The Bourne Identity, which introduced Matt Damon as human weapon Jason Bourne in 2002, was very good. Its 2004 sequel, The Bourne Supremacy, was great, as was 2007's The Bourne Ultimatum. Last year's The Bourne Legacy, a spinoff focused on another agent played by Jeremy Renner, was not as good as any of them but had its moments nonetheless. I'll expound a bit, without spoilers, after the graphic.
Poster © 2012 Universal Studios.
More years ago than feels possible I drew up a cartoon like this for a Hillel seder in college. I've yet to come across it in my files but with today's technology I was able to rebuild the thing better, faster, and stronger.
Not that I'm about to draw a whole strip, but I kind-of want to read this.
Updated and revised June 2019
Text/Design: Brian Saner Lamken © 2013.
Dick Tracy created by Chester Gould and ® The Tribune Company.
Kindred Posts: Braids of Glory • Nice Day for a Sprite Wedding • Earth's Mightiest Hushpuppy
I'm not sure what I can say about Celeste and Jesse Forever without giving too much away.
Celeste and Jesse, played by Rashida Jones and Andy Samberg, are best friends since college who married and then amicably separated while remaining buds. The entire plot revolves around whether they reunite and/or how they cope with drifting apart.
If I tell you Forever is a comfort film — not that I'm doing so — you'd probably guess that there's a happy ending. If I tell you that Forever should only be viewed if you can handle relationships going south — not that I'm doing so — you'd probably guess that there isn't. If I tell you that Forever is good enough to withstand either the cliché of the happy ending or the bummer of the alternative, well, I'd be speaking untruth, albeit not of great magnitude; Celeste and Jesse Forever is good, just not quite good enough for me to honestly say I enjoyed [whatever happened].
Spoilers after the poster, then!
Poster © 2012 Sony Pictures Classics.
Okay? You saw it or just don't care?
As great as the political satire on The Daily Show and The Colbert Report is, sometimes the shows' finest comedy is wrung out of human-interest stories on the smallest scale.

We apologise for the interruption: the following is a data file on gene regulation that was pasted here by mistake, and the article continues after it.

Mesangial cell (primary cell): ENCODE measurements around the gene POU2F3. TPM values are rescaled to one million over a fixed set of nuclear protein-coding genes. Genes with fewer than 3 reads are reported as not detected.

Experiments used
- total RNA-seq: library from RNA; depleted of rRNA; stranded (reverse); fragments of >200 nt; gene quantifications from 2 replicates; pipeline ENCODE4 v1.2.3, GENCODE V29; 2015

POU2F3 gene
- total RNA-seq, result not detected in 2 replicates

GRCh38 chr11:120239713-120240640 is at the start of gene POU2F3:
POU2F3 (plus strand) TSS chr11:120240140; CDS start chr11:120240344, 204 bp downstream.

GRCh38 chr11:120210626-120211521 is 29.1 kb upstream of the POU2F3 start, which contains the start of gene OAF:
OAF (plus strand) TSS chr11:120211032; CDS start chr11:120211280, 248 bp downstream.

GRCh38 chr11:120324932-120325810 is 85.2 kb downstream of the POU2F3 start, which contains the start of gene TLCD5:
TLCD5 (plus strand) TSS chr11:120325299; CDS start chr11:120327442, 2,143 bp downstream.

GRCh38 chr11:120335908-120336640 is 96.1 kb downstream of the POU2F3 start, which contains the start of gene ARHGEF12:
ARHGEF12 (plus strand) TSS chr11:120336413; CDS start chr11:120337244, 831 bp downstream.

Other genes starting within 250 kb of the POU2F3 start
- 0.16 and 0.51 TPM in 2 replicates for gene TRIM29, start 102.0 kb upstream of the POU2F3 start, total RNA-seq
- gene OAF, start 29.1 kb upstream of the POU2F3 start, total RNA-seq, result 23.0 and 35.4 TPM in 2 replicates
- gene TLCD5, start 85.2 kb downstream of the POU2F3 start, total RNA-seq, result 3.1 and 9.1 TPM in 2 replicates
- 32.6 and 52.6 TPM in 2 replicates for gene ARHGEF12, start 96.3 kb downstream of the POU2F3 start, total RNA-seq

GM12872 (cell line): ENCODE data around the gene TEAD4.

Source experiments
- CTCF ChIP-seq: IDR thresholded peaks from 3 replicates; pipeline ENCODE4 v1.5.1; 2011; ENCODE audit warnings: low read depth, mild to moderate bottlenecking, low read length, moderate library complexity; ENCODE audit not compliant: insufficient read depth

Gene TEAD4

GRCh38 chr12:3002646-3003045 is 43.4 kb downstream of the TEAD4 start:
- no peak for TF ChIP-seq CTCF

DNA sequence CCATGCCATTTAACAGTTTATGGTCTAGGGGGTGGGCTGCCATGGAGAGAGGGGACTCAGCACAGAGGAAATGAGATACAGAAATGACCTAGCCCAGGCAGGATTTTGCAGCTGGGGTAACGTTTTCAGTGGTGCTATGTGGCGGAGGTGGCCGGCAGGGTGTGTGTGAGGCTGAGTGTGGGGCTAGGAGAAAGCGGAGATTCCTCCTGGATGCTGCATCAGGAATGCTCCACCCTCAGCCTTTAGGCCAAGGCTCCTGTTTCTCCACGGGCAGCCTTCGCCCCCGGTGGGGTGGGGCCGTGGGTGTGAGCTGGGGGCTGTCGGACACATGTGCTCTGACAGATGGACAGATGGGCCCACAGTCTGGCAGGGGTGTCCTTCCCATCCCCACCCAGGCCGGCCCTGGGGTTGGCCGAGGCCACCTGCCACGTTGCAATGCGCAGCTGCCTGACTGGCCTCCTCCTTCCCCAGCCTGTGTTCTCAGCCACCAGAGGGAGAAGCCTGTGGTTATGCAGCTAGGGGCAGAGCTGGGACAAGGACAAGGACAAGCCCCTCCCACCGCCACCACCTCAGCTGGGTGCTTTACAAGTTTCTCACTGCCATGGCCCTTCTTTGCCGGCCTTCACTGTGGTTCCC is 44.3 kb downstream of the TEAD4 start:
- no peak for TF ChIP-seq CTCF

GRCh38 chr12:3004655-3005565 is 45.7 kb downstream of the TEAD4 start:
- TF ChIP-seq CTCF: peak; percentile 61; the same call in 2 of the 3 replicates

Screencap © 2013 Comedy Partners.
On Monday Colbert led off with an installment of its occasional series The Enemy Within about some misplaced scallop gonads in Maine. It's a great mix of, on the one hand, making fun of these kinds of field pieces and, on the other, just letting the ridiculous nature of the incident speak for itself. You're guaranteed to laugh or the next post on this blog is free. [Warning: Scallop gonads, in case you missed that, but they're really just the macguffin.]
Is Argo worth a watch? No doubt.
Was it worth an Oscar? Not given its competition, as far as I'm concerned, as I wrote at the end of my post-Oscars post last week. But the fact that Argo is merely one of my top five or so movies of 2012 rather than the number-one pick ain't bad. Some thoughts on it that include mild plot spoilers follow the graphic.
Argo DVD package art © 2013 Warner Home Video.
Maybe there was faint hope of uniting all six men who played James Bond in the cinematic Eon canon on stage last Sunday at the Oscars in honor of 007's half-century in film. All we got was a decent but not exceptional montage and Shirley Bassey singing the theme from Goldfinger, which for the first minute or so I remained unconvinced was not Maya Rudolph doing Shirley Bassey singing the theme from Goldfinger. The Internet, luckily, is here to soften the blow with heaps upon heaps of bloomin' Bondage.
The Bond movies' 50th anniversary actually fell last year — October 5th, to be precise, on the date that Sean Connery's debut as Bond in Eon Productions' adaptation of Ian Fleming's Dr. No hit screens five decades before. Here are seven links — not counting the self-serving ones — that (mostly) honor the Bond legacy, particularly in film.